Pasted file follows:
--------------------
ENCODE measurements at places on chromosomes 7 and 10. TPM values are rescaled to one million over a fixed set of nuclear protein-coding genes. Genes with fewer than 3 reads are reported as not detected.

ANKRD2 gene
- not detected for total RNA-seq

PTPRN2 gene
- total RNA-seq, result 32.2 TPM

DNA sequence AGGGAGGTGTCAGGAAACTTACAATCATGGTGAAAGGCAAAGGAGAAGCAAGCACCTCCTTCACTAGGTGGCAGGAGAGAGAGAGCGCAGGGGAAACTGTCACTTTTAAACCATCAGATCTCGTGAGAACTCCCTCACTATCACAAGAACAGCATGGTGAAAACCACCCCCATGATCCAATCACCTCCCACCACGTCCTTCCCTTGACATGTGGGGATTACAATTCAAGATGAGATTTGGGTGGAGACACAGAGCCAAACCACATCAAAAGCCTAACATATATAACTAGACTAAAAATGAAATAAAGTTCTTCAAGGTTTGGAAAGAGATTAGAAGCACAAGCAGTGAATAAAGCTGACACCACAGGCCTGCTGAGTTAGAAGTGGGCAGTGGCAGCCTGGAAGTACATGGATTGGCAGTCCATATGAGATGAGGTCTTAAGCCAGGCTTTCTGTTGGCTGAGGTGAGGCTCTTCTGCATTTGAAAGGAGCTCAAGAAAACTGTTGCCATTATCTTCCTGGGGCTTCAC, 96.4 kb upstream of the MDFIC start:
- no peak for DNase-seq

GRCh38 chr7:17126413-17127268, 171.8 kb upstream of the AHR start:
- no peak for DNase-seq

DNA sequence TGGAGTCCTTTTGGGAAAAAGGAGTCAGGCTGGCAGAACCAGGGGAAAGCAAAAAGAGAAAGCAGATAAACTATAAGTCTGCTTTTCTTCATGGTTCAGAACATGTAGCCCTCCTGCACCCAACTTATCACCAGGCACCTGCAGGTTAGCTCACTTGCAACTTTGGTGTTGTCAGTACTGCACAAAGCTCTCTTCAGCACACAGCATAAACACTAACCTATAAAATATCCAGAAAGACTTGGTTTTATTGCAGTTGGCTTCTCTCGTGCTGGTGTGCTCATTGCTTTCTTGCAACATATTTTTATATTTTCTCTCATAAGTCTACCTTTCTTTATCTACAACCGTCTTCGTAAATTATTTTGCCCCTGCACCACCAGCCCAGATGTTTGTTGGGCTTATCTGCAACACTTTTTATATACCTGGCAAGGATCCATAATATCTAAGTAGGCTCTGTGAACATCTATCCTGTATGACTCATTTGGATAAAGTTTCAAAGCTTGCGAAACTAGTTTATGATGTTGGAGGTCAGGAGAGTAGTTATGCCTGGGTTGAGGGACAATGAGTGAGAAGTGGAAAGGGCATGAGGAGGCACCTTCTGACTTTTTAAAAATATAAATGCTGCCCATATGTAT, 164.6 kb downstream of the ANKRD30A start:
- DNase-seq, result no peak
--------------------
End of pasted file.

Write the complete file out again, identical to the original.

ENCODE measurements at places on chromosomes 7 and 10. TPM values are rescaled to one million over a fixed set of nuclear protein-coding genes. Genes with fewer than 3 reads are reported as not detected.

ANKRD2 gene
- not detected for total RNA-seq

PTPRN2 gene
- total RNA-seq, result 32.2 TPM

DNA sequence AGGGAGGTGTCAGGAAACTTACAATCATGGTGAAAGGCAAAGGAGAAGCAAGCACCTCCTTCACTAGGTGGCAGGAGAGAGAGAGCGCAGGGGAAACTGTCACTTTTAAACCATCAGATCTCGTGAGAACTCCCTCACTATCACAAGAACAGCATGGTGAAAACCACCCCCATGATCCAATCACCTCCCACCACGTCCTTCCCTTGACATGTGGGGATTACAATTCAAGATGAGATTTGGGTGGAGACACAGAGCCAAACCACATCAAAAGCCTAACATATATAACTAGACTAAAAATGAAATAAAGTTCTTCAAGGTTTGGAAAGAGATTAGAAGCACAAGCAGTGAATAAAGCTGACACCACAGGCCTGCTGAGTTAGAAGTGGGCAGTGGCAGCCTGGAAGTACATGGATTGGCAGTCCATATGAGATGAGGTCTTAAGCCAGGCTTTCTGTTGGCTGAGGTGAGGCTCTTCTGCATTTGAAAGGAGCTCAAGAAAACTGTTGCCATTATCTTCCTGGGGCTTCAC, 96.4 kb upstream of the MDFIC start:
- no peak for DNase-seq

GRCh38 chr7:17126413-17127268, 171.8 kb upstream of the AHR start:
- no peak for DNase-seq

DNA sequence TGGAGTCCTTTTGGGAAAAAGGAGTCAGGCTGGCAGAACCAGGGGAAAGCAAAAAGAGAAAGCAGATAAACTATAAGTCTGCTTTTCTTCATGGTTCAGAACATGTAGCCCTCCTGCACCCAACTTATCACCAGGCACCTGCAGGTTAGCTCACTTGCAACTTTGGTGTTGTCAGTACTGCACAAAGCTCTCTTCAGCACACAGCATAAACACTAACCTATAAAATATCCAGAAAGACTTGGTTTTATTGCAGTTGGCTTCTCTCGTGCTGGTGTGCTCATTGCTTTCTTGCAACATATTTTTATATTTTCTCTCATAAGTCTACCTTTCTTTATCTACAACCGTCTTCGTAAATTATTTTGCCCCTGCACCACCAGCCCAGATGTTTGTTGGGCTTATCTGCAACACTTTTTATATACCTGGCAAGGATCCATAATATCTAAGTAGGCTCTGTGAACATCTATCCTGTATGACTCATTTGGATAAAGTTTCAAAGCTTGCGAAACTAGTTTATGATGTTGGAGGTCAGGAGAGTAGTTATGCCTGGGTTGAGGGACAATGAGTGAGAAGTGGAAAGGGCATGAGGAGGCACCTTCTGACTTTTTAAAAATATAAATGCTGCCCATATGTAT, 164.6 kb downstream of the ANKRD30A start:
- DNase-seq, result no peak